Compelling Conversations — Developing a Drug: From Research & Development to Clinical Trials and Beyond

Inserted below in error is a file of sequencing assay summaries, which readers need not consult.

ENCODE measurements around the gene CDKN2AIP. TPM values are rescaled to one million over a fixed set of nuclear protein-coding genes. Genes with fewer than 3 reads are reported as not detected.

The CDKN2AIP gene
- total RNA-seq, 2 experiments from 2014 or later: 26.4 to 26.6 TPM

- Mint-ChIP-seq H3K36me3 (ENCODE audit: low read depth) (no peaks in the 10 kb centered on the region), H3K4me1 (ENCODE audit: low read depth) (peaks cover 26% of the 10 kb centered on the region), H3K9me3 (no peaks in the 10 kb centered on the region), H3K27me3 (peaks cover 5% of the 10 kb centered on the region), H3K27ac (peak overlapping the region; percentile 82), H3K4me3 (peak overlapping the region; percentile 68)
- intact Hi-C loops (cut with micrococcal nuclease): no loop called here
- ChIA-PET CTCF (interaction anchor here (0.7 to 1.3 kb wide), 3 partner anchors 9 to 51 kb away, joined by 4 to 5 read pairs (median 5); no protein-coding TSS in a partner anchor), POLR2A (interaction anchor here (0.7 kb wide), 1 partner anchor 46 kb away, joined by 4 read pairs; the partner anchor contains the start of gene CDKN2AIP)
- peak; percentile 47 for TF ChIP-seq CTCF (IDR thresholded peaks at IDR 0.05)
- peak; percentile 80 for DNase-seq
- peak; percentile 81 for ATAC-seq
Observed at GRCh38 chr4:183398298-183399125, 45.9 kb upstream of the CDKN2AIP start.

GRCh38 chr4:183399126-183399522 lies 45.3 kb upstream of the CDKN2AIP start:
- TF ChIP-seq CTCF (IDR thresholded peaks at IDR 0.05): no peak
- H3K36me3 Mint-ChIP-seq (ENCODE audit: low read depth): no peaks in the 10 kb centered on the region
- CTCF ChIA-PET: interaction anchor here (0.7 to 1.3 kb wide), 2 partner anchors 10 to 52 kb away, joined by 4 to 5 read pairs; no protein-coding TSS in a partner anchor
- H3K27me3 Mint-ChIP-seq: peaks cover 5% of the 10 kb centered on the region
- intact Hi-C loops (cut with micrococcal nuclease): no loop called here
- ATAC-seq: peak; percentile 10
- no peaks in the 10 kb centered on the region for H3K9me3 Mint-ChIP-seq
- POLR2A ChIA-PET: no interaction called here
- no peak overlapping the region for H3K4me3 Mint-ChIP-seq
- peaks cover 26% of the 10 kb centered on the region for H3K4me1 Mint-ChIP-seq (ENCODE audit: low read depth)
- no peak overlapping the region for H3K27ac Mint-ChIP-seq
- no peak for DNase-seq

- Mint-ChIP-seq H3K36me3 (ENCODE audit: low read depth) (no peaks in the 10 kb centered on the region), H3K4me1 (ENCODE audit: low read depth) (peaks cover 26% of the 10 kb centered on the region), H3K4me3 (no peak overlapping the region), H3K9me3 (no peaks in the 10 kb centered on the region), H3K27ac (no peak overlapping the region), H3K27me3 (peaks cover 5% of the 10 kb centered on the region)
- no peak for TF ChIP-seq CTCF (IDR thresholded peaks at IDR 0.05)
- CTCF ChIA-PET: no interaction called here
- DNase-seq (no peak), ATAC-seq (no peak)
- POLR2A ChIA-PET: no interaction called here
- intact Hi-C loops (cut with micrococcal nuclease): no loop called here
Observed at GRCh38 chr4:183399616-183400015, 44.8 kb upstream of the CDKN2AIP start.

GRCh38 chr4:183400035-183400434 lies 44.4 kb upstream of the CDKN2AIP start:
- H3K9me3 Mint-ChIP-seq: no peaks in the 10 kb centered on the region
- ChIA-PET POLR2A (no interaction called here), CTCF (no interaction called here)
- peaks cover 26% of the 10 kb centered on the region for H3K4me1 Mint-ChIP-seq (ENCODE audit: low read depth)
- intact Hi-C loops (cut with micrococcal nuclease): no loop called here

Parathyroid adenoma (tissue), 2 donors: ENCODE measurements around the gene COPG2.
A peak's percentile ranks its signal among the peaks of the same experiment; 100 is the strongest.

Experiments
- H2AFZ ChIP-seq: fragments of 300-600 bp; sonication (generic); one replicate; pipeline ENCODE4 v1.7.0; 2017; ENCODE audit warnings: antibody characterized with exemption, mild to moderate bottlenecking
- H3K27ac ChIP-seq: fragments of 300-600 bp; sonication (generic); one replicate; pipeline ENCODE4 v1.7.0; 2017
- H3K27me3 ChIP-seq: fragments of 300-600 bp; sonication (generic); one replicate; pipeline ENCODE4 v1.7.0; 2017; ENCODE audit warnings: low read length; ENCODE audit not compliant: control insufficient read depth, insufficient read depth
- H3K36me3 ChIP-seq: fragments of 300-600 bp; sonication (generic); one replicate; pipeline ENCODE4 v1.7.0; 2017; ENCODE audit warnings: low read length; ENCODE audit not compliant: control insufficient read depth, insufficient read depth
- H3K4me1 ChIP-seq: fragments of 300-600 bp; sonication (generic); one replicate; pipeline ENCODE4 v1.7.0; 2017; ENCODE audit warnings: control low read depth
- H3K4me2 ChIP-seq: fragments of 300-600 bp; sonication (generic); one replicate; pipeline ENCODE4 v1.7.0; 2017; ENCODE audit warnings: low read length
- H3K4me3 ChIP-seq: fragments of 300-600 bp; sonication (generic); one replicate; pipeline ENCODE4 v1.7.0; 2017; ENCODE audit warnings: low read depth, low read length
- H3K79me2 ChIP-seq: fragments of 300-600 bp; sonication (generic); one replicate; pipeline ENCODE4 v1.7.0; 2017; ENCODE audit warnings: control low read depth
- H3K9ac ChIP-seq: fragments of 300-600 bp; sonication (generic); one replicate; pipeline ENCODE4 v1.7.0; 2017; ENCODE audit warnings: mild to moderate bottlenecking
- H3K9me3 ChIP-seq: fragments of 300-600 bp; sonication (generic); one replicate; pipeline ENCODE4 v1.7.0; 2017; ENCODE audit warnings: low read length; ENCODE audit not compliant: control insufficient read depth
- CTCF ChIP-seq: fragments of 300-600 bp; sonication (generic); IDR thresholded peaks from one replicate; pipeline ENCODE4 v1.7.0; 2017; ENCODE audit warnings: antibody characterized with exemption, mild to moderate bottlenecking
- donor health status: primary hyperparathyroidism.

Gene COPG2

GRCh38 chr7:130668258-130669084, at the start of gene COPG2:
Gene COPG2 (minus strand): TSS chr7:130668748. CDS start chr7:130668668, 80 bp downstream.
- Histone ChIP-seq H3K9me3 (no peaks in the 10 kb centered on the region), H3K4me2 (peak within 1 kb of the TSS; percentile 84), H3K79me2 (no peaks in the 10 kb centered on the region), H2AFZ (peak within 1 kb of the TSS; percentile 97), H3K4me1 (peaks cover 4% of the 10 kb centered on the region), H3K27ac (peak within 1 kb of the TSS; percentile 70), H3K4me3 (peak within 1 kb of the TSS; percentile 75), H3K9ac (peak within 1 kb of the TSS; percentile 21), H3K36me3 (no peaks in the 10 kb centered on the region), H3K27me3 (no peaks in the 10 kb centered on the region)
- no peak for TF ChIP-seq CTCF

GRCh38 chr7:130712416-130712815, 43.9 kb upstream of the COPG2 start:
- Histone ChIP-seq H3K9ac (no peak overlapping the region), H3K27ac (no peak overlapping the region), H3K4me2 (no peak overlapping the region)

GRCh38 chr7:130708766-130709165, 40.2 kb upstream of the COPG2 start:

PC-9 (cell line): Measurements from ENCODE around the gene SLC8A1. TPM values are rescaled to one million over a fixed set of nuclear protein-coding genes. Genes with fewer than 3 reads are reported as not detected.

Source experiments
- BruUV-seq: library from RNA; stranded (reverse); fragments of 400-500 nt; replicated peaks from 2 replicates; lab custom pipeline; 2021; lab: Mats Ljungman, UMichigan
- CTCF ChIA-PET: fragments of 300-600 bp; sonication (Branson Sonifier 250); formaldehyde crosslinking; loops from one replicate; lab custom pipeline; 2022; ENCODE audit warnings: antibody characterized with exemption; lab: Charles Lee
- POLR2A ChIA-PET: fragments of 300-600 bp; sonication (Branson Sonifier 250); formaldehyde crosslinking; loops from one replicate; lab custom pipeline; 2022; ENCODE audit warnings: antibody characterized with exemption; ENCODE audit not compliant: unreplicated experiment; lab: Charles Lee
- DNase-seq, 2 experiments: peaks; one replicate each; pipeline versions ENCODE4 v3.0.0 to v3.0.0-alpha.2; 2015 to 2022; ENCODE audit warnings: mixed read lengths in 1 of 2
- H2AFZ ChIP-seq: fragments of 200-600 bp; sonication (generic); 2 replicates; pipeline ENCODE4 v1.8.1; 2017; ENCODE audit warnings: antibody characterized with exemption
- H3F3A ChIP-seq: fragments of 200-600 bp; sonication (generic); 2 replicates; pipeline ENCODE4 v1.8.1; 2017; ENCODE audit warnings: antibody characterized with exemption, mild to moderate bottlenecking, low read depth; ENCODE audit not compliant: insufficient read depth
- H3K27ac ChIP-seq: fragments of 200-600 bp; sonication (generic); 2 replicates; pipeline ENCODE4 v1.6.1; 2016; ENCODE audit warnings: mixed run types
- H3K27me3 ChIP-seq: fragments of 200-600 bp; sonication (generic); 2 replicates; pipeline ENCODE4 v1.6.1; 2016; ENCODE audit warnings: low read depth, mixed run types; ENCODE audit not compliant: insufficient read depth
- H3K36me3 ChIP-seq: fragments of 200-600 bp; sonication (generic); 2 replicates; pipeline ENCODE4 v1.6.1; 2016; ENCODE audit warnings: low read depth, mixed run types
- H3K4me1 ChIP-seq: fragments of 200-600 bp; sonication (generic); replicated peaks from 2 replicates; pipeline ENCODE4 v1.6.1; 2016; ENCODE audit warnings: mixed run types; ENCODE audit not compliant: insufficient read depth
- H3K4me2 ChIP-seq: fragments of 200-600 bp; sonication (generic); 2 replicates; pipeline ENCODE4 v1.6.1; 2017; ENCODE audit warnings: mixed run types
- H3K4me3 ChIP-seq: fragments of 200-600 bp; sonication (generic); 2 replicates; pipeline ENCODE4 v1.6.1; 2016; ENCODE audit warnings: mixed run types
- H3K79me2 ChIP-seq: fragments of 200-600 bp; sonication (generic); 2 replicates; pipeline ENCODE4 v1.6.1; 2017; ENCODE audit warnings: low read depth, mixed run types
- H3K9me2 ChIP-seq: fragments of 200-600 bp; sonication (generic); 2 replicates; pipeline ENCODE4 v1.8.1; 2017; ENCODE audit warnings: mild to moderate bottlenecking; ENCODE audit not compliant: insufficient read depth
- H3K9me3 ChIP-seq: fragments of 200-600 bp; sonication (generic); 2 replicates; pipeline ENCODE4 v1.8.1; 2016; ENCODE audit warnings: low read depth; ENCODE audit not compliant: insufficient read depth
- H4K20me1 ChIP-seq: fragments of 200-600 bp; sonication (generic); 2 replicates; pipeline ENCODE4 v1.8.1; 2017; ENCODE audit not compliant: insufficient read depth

Humanity now has a vaccine for coronavirus. For many, this seems matter of fact — “of course there’s a vaccine.” It’s as matter of fact as picking up the telephone and ordering pizza. You’re hungry, you call for pizza. There’s a pandemic, you ask for a vaccine. But, as with anything, there’s always more to the story, and vaccines are no different. The time it took to make a coronavirus vaccine was the fastest vaccine development in human history — and, as Professor Vy Dong of the UCI Department of Chemistry highlights in this Compelling Conversation, that journey to the vaccine we now have began long before coronavirus ever reared its head. “From our perspective it might look like, ‘well how did this thing happen so fast?’” She posed. “But it was actually 30 years ago that a biochemist named Katalin Karikó at the University of Pennsylvania. She proposed an idea that maybe you could use messenger RNA as a therapy, and this proposal was so new at the time, and so fundamental, that, in fact, the funding agencies reject the proposal, and it never really got funded.” So, as always, grab some tea, grab a chair, and sit in on the chat.